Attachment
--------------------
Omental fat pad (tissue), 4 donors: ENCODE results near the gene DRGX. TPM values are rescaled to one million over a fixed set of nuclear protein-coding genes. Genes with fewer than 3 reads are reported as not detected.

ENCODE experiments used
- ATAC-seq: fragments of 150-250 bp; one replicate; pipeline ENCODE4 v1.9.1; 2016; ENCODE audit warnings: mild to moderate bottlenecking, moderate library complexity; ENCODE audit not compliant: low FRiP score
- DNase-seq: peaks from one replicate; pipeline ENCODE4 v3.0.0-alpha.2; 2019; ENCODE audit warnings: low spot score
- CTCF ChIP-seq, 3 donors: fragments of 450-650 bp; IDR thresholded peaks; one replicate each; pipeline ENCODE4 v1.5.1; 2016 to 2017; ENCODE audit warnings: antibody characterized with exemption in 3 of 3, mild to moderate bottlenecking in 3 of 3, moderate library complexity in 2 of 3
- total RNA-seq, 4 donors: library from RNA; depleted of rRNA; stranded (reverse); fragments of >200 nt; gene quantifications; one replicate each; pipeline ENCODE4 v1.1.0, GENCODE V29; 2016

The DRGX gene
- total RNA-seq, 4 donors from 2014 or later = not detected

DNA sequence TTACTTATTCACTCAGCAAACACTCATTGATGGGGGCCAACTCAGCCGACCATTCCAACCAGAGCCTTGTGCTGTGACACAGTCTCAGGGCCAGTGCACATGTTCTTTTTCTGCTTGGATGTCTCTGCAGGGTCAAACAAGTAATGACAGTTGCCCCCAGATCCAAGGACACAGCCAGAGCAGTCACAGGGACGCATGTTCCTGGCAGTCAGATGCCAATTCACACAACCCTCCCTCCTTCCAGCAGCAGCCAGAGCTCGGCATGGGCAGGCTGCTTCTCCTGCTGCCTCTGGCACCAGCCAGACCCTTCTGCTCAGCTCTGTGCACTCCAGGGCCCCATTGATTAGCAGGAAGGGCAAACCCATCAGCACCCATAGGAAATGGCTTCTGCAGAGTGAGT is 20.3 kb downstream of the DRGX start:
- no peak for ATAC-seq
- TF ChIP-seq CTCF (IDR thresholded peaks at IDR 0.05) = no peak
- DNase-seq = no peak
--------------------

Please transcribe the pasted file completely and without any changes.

Omental fat pad (tissue), 4 donors: ENCODE results near the gene DRGX. TPM values are rescaled to one million over a fixed set of nuclear protein-coding genes. Genes with fewer than 3 reads are reported as not detected.

ENCODE experiments used
- ATAC-seq: fragments of 150-250 bp; one replicate; pipeline ENCODE4 v1.9.1; 2016; ENCODE audit warnings: mild to moderate bottlenecking, moderate library complexity; ENCODE audit not compliant: low FRiP score
- DNase-seq: peaks from one replicate; pipeline ENCODE4 v3.0.0-alpha.2; 2019; ENCODE audit warnings: low spot score
- CTCF ChIP-seq, 3 donors: fragments of 450-650 bp; IDR thresholded peaks; one replicate each; pipeline ENCODE4 v1.5.1; 2016 to 2017; ENCODE audit warnings: antibody characterized with exemption in 3 of 3, mild to moderate bottlenecking in 3 of 3, moderate library complexity in 2 of 3
- total RNA-seq, 4 donors: library from RNA; depleted of rRNA; stranded (reverse); fragments of >200 nt; gene quantifications; one replicate each; pipeline ENCODE4 v1.1.0, GENCODE V29; 2016

The DRGX gene
- total RNA-seq, 4 donors from 2014 or later = not detected

DNA sequence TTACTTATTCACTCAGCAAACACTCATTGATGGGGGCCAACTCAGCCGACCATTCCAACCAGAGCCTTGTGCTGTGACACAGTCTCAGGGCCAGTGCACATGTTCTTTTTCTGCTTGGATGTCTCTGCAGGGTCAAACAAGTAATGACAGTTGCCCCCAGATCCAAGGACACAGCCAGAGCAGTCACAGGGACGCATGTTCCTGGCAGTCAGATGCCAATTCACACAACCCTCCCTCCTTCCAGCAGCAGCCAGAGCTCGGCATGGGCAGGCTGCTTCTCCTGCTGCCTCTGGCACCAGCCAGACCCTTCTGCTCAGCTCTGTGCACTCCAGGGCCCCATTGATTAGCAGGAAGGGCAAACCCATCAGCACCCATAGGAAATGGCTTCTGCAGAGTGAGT is 20.3 kb downstream of the DRGX start:
- no peak for ATAC-seq
- TF ChIP-seq CTCF (IDR thresholded peaks at IDR 0.05) = no peak
- DNase-seq = no peak